Thursday, May 15, 2014

Team S.J.G.R. Thursday Huddle: Do the right thing.

Do The Right Thing (a Ra joint)

I saw this patient today who was smart. Far too smart for what he was doing and, in addition, asking his doctor to do as well. I was seeing this gentleman with a resident physician and before going into the room his provider reviewed the plan of care with me.

"His hemoglobin A1C is over ten and his blood sugar today is in the 400 range. That said, he's not too keen on insulin so I guess we'll try to up is pills. And then as far as his cholesterol goes, he's said he doesn't want anything and that he'd watch what he eats."

"Wow. What about the blood pressure?" I asked.

"It's almost controlled but not perfect. He would likely benefit from a second agent since he smokes but he's not having it. So I guess I will just work with what I have. Maybe refer him to nutrition to lower his salt and give the quit line number to quit smoking."

"That's it? This plan sounds kind of bootleg, man." (Yes, this is how I speak to my residents sometimes. #dontjudgeme)

"I mean. . . what can you do? He doesn't want what I'm recommending. So I guess I just have to work around that, you know?"

Now. Let me just unpack on this for a second. Would that be okay? Don't mind if I do.

But before I do, let me tell you a little more about what happened when I met this patient. Honestly, I was expecting some overweight dude who would appear older than his age. Thick middle, thinning hair, and a defiant attitude. What I found was nothing like that.

This man wasn't too overweight at all. Sure, he smoked but he didn't look very old. And that's good because he was actually a little younger than me. And really, he wasn't difficult to interact with or any such thing. Matter of fact, he was a pretty cool dude.

I asked him some questions and he gave me answers. I explored his family situation (married with high school and adult kids and five grandkids) and his siblings, parents, and upbringing. Part of a big family. Lots of love and support. Used to be an athlete. Works a good job with benefits. And seemed to have plenty to live for.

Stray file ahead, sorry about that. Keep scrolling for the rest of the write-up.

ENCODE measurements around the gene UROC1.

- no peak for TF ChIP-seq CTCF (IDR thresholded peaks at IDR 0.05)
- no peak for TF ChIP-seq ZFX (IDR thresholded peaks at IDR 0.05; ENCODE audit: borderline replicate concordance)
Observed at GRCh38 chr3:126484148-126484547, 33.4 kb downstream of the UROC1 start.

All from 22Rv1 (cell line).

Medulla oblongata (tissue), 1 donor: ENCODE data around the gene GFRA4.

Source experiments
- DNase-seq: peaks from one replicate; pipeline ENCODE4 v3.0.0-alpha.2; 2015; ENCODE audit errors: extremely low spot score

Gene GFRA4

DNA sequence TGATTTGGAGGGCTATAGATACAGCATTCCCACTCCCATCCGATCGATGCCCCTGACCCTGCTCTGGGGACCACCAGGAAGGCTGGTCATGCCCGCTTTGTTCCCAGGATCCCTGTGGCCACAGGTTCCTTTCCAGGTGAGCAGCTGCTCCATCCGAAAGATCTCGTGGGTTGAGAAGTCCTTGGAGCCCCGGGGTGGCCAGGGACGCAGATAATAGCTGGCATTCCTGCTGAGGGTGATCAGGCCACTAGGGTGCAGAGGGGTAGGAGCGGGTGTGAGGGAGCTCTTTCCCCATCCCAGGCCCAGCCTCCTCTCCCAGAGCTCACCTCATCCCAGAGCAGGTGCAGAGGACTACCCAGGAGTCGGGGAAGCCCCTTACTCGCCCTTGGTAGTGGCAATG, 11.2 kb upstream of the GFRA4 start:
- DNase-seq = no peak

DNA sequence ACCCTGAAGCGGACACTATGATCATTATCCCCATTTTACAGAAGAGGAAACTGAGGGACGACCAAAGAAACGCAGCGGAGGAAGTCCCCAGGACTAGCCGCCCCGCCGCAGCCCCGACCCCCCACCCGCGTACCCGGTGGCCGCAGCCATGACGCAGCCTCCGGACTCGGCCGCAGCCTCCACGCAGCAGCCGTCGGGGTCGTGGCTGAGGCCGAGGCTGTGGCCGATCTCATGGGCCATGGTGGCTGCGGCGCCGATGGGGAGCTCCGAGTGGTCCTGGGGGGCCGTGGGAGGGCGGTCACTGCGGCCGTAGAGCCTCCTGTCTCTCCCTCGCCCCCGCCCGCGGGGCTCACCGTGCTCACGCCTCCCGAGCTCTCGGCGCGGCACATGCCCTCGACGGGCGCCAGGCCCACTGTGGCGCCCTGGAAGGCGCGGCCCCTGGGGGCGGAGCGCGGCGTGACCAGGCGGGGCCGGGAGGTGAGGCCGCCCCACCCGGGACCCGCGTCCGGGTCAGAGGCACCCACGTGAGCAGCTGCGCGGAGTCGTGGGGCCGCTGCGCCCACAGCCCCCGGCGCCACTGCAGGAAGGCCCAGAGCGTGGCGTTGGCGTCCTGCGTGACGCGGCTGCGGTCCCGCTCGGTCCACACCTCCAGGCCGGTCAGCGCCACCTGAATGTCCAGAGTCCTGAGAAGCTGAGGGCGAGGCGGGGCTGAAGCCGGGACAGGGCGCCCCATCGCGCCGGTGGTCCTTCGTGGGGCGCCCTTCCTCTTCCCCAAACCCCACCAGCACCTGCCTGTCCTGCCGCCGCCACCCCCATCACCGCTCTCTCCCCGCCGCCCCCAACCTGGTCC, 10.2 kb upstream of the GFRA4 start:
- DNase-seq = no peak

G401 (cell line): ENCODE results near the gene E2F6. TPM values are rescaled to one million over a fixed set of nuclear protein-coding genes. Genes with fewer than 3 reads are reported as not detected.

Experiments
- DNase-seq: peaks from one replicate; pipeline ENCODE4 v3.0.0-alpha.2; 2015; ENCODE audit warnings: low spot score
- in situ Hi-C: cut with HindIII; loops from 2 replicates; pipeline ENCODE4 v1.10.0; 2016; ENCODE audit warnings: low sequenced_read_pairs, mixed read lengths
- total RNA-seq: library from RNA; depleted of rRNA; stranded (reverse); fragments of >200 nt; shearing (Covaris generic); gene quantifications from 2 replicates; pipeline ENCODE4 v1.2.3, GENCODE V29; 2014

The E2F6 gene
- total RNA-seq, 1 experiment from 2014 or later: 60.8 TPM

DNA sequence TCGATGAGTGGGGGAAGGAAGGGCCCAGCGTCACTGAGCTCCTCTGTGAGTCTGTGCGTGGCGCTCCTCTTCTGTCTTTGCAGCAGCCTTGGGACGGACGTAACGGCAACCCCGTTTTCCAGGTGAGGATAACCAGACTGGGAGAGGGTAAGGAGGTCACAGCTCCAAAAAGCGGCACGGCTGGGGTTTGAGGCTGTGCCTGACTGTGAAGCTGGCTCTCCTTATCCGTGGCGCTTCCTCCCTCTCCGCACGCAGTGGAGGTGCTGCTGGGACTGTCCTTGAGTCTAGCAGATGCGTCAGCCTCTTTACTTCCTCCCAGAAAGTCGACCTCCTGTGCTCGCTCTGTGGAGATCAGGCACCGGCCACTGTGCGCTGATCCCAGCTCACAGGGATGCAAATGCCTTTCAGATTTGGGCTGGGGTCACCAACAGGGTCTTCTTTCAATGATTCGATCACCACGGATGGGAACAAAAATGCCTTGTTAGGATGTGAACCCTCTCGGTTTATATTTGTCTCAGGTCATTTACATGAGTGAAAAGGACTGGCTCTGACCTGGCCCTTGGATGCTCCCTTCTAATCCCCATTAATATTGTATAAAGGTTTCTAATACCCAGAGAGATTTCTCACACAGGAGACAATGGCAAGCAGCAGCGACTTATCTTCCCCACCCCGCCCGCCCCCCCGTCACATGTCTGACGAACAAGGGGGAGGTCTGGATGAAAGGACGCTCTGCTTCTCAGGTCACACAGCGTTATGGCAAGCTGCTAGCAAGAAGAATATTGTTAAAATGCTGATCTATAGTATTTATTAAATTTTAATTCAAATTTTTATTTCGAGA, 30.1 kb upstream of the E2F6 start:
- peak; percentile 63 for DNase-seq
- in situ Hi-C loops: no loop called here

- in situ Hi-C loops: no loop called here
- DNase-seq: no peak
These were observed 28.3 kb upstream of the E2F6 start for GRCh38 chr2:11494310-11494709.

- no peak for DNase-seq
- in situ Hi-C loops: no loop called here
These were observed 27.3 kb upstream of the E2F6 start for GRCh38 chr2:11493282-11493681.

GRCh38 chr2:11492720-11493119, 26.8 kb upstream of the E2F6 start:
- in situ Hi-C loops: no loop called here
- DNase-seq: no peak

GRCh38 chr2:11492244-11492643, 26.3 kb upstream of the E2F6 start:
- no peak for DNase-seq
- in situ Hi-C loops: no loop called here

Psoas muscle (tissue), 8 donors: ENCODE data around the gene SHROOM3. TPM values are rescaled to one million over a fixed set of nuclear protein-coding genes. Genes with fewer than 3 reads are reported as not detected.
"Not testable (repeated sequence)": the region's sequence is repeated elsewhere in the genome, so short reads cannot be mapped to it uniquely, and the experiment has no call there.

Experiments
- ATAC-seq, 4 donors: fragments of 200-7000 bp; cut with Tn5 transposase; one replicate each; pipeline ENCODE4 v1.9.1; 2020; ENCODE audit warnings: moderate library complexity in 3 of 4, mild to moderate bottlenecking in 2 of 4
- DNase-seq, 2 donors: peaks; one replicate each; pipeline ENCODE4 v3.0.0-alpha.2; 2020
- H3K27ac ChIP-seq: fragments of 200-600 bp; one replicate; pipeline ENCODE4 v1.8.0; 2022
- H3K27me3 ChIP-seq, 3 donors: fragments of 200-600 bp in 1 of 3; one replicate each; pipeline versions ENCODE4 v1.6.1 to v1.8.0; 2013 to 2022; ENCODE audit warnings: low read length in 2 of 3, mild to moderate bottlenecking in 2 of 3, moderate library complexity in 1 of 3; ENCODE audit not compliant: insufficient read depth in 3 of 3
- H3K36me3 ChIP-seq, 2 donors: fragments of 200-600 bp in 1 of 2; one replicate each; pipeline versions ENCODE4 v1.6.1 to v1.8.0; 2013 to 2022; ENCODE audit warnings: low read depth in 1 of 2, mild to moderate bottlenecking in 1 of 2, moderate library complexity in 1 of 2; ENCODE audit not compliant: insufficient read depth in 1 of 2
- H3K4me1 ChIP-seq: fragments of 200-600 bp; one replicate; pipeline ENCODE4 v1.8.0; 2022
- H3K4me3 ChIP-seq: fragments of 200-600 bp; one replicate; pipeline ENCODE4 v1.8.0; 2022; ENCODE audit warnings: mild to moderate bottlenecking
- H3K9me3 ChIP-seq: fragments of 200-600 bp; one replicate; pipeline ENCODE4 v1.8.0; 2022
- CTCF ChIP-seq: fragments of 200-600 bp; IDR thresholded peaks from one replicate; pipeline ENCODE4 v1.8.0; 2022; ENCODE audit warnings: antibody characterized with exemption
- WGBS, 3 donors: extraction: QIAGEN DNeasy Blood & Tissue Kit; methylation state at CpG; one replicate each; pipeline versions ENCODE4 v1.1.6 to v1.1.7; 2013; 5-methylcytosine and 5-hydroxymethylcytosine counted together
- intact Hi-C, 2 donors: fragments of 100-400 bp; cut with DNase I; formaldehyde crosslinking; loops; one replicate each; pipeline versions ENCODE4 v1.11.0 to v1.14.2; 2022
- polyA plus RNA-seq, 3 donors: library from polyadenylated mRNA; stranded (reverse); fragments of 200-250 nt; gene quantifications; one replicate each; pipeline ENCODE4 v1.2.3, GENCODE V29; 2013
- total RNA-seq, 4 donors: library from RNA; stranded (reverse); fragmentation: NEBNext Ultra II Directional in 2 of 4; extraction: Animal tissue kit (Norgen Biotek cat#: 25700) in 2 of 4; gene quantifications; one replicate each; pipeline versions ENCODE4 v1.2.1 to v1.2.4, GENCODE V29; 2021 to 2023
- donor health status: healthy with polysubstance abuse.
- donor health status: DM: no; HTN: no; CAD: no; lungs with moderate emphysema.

But then, upon further questioning, he reveals to me that not only his father but recently his brother passed away from a heart attack. Both of whom were under the age of fifty.


Now. Despite all that, he was refusing insulin ("I don't do needles!"), pushing back about blood pressure pills ("Those things is 'dick killers.'"), shutting down cholesterol management ("I'll just skip eggs") and still smoking ("I try to quit but my nerves get too bad.") And this? This right here--when coupled with his family history--wasn't just unfortunate. It was stupid.

Yeah, I said it. Stupid.

We all do stupid things. Like, I remember my first year of medical school when I was madly in love with this guy for like six very intense months almost to the point of messing up in school. Oh, and I also racked up a ridiculously high phone bill despite zero income coming in. And even with my phone about to be disconnected, I kept accruing more charges. Plus I kept catching him in tall tale lies which were red flags, but I ignored all that. And that? That was unfortunate, yes. But mostly, it was stupid. You know what, though? That shit wasn't life or death. And it wasn't threatening to rob a family of their patriarch.

It's the same with people shaking salt and drinking sugar and never exercising and then either avoiding their doctor or blaming them for confronting them about it all. Not just unfortunate--but stupid. Especially when the person KNOWS the right thing to do.

This man knew what he needed to do. But he was resisting. And yes, we talked about his feelings and trepidations and excavated why he felt the way he did. We uncovered some things and got at a few things but he still threw up road blocks to allowing us to offer him the standard of medical care. Instead he wanted us to come up with some cockamamie plan B.

"You know? This is like somebody asking you to paint their house and giving you a tiny paint brush and some first grade tempera paint. It doesn't make sense. At all."

That's what I said. And I said it because it was true. Because this man knew better. He did. So I flat out told him that we will make recommendations that do right by him and that he is grown and can decide how he'd like to proceed. But as far as this play-play regimen he was asking his resident doctor to piece together for him? Like the Grady elders say: "That dog don't hunt."